Friday 21 February 2020

Schools should stop streaming children at 12, campaigners say

Photo: Depositphotos.com

School organisations, the CNV teaching union and school pupils’ lobby group Laks say secondary school pupils should not be streamed into different types of education until their third year, when they are around the age of 15.

In the main, Dutch pupils are divided into pre-university (vwo), pre-college (havo) and vocational training (vmbo) streams at the age of 12, in their final year of primary school.

But the two secondary school councils VO-raad and MBO-raad, and the union, say this is too soon, and is promoting unnecessary stress and  inequality.

The organisations would like to see secondary school pupils taught in mixed ability classes for the first three years before being streamed according to academic ability.

‘Far too much is being asked of children at a young age,’ Laks spokesman Pieter Lossie told the paper. ‘This is leading to an increase in stress and burn-outs, and teachers too are being affected.’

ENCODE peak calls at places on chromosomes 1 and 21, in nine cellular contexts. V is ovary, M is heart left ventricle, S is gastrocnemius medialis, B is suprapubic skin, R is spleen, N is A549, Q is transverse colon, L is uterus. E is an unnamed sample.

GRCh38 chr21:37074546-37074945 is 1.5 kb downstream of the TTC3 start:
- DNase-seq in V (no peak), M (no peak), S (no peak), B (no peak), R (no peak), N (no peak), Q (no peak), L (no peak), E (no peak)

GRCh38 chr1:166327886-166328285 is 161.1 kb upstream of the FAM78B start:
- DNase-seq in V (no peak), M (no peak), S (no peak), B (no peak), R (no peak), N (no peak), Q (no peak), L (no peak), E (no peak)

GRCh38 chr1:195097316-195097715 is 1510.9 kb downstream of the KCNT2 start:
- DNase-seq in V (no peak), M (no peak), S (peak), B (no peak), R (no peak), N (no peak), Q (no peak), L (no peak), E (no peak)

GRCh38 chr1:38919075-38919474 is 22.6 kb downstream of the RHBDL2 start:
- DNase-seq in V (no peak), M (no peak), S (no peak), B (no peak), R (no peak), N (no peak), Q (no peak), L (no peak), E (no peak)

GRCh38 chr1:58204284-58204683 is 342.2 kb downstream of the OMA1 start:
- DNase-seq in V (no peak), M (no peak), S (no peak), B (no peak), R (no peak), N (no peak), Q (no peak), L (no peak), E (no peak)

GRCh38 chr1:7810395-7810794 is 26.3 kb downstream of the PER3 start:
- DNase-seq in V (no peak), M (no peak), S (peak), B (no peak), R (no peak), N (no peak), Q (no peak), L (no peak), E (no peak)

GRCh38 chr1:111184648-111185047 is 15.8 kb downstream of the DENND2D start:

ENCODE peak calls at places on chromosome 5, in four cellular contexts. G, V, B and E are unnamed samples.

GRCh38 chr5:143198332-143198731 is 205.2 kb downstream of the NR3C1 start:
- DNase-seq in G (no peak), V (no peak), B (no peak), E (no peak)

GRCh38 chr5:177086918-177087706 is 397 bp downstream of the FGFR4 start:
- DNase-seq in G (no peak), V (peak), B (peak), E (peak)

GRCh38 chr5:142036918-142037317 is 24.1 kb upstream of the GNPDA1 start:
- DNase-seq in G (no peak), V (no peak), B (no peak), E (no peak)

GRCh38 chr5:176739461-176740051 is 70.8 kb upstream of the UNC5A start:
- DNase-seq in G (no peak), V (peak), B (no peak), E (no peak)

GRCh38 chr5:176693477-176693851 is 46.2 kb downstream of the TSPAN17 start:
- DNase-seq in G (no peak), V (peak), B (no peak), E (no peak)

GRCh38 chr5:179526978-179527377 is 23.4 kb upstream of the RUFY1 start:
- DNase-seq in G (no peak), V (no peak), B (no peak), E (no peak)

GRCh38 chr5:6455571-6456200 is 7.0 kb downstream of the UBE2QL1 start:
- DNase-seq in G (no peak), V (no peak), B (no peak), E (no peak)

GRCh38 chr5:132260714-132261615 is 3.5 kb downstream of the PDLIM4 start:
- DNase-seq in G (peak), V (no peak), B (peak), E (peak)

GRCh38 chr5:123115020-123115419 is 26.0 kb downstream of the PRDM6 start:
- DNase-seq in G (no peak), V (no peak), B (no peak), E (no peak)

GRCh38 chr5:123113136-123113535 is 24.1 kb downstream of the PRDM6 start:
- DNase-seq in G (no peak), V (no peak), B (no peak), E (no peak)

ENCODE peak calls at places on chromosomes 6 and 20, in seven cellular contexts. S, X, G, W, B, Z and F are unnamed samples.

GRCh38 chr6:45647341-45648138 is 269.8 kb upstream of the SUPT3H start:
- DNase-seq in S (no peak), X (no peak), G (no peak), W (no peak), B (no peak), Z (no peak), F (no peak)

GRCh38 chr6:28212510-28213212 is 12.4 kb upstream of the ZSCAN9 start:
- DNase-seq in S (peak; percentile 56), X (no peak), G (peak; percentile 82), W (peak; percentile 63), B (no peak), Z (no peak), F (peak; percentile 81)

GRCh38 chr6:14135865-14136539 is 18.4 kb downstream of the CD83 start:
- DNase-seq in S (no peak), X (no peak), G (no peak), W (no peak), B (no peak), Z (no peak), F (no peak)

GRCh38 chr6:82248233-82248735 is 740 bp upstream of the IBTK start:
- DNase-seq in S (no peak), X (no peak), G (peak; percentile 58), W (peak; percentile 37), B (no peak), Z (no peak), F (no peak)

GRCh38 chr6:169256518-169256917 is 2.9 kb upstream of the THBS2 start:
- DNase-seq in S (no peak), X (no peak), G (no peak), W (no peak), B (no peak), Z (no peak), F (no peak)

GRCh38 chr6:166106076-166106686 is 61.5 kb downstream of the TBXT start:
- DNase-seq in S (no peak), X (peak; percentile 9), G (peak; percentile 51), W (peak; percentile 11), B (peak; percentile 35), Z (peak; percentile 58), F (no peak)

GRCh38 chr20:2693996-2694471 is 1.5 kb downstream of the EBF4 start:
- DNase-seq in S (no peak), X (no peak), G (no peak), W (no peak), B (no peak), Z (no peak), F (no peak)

One problem with introducing more mixed ability teaching is that an increasing number of Dutch schools only offer one type of education. The proportion of mixed ability first year classes, known as brugklassen or bridge classes in Dutch, has gone down from 70% to 55% over the past 10 years, the education council said last year.

Pupils are placed in a secondary school stream based on their primary school teachers’ opinions and national tests. Some 54% of 12-year-olds currently go to vmbo schools, while 22% are in pre-university streams and 24% in pre-college streams.

School inspectors have also warned of the ‘unacceptable’ inequality in Dutch education because children of well-educated parents are scoring better in final primary school exams than children of equal intelligence from more disadvantaged backgrounds.

For example, well-educated parents are more involved in the choice of school and invest money in tutors, homework classes and training in exam techniques. Their children are also more likely to be labelled dyslexic or as having adhd, which also entitles them to extra teaching time, the inspectors said.

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